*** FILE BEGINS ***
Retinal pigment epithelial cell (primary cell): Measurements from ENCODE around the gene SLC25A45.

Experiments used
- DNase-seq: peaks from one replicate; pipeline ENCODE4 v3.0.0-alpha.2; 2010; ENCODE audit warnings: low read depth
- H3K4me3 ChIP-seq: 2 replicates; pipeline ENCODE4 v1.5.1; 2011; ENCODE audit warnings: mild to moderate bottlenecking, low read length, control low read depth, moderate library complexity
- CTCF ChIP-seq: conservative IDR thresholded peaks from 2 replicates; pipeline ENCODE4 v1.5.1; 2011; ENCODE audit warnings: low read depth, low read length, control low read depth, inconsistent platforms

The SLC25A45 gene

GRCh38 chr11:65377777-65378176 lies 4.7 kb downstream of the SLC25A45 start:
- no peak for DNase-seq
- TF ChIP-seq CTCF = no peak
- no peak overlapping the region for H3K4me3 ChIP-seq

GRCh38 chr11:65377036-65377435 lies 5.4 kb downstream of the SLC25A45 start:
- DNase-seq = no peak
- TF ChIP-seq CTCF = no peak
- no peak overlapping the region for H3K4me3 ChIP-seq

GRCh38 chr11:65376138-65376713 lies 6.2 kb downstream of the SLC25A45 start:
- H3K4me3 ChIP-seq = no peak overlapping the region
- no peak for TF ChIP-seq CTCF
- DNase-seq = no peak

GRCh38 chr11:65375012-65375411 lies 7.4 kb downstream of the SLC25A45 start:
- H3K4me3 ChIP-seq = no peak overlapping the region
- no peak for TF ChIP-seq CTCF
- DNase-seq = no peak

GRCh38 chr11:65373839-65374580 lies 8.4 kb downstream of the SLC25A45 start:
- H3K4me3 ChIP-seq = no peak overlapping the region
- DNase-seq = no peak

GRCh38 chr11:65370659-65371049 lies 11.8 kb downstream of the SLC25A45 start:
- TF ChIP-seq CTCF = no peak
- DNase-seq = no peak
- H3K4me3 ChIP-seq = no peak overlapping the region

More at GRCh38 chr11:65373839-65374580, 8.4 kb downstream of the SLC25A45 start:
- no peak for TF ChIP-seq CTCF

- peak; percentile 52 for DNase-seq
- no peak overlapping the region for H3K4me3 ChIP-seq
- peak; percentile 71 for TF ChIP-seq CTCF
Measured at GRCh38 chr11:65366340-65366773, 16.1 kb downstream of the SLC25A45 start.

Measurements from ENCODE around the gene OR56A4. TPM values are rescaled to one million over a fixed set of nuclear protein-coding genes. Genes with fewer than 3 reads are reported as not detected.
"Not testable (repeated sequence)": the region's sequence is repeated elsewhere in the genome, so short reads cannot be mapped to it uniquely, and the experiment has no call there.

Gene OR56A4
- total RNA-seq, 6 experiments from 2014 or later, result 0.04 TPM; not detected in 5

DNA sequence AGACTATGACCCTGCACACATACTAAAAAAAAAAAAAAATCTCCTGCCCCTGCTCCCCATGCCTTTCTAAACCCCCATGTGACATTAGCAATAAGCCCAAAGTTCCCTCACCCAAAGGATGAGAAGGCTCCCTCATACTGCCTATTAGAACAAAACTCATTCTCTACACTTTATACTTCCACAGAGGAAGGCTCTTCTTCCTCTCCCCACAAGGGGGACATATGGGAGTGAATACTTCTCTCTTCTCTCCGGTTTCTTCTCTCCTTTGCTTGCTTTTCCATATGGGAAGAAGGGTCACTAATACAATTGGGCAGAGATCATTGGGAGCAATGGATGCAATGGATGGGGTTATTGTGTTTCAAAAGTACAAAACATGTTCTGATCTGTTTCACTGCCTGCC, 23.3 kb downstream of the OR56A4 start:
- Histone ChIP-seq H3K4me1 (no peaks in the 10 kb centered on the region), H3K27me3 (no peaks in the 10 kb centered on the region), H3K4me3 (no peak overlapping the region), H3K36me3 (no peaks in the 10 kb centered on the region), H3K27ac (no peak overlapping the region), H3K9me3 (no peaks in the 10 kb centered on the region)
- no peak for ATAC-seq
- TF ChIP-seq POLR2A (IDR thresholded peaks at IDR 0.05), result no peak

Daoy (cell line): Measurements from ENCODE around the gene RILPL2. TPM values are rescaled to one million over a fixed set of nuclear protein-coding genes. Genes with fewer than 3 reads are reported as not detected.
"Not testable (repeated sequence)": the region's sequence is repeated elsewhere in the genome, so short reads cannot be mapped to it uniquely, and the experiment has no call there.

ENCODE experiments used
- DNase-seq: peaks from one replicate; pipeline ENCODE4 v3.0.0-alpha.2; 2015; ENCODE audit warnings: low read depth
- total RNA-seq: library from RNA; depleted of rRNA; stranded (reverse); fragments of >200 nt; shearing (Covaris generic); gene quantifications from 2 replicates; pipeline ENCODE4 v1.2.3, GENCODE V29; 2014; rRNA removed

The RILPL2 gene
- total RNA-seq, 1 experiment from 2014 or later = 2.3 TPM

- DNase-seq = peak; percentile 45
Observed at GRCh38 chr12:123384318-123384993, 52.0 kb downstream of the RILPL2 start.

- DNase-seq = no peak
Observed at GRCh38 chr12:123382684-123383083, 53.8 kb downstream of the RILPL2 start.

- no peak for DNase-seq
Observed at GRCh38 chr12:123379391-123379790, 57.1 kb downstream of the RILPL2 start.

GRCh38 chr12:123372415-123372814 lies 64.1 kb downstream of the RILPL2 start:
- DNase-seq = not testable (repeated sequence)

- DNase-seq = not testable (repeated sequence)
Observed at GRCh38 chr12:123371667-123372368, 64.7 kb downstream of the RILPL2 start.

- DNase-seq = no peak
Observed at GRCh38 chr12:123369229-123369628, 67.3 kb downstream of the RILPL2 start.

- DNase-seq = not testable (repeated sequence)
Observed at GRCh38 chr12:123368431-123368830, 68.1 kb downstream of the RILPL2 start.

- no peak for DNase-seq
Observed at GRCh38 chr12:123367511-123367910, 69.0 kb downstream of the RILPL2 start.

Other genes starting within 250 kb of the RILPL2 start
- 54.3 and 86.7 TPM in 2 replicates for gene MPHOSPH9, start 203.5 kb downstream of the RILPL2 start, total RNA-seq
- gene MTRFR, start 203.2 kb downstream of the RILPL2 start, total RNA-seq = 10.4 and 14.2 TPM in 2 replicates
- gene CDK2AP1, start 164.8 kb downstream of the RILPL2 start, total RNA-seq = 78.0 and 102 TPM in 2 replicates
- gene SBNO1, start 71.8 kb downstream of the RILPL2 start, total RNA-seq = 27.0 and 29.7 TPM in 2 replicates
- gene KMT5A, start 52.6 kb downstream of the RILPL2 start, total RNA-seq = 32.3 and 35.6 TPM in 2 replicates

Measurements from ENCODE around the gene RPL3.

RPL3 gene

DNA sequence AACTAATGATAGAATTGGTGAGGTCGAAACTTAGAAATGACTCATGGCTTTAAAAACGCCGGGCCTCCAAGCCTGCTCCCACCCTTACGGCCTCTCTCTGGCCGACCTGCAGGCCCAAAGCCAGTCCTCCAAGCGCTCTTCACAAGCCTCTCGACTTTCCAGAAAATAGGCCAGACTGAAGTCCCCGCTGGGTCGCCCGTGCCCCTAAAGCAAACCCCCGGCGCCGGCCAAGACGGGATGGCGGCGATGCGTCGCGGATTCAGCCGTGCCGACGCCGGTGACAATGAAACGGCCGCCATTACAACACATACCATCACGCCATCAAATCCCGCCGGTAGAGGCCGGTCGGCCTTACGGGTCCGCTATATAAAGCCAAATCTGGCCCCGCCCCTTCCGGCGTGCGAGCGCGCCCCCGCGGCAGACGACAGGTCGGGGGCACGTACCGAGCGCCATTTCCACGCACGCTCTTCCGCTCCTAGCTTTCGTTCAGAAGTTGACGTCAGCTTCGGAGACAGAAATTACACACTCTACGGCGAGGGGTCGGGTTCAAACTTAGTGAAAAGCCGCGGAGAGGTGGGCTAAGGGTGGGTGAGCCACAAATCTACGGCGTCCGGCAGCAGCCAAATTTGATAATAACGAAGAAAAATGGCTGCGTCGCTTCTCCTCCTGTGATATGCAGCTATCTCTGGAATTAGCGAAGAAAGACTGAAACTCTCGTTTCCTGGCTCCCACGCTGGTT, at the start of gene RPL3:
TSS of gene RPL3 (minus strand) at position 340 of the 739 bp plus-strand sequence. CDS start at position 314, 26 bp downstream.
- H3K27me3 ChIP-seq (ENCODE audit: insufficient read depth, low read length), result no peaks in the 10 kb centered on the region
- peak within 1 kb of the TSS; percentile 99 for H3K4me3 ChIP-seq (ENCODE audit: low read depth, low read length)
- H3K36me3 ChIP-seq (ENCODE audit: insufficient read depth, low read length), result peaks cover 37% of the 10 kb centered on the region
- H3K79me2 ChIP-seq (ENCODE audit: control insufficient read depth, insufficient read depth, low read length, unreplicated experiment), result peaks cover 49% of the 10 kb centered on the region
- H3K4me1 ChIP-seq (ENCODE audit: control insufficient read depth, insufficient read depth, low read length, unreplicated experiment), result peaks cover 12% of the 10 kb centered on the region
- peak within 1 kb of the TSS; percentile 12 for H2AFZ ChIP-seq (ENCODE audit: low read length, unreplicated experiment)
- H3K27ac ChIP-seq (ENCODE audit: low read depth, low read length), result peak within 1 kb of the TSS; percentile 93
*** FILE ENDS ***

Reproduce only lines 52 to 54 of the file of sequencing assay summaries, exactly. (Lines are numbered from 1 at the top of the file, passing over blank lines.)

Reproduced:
Observed at GRCh38 chr12:123384318-123384993, 52.0 kb downstream of the RILPL2 start.

- DNase-seq = no peak
Observed at GRCh38 chr12:123382684-123383083, 53.8 kb downstream of the RILPL2 start.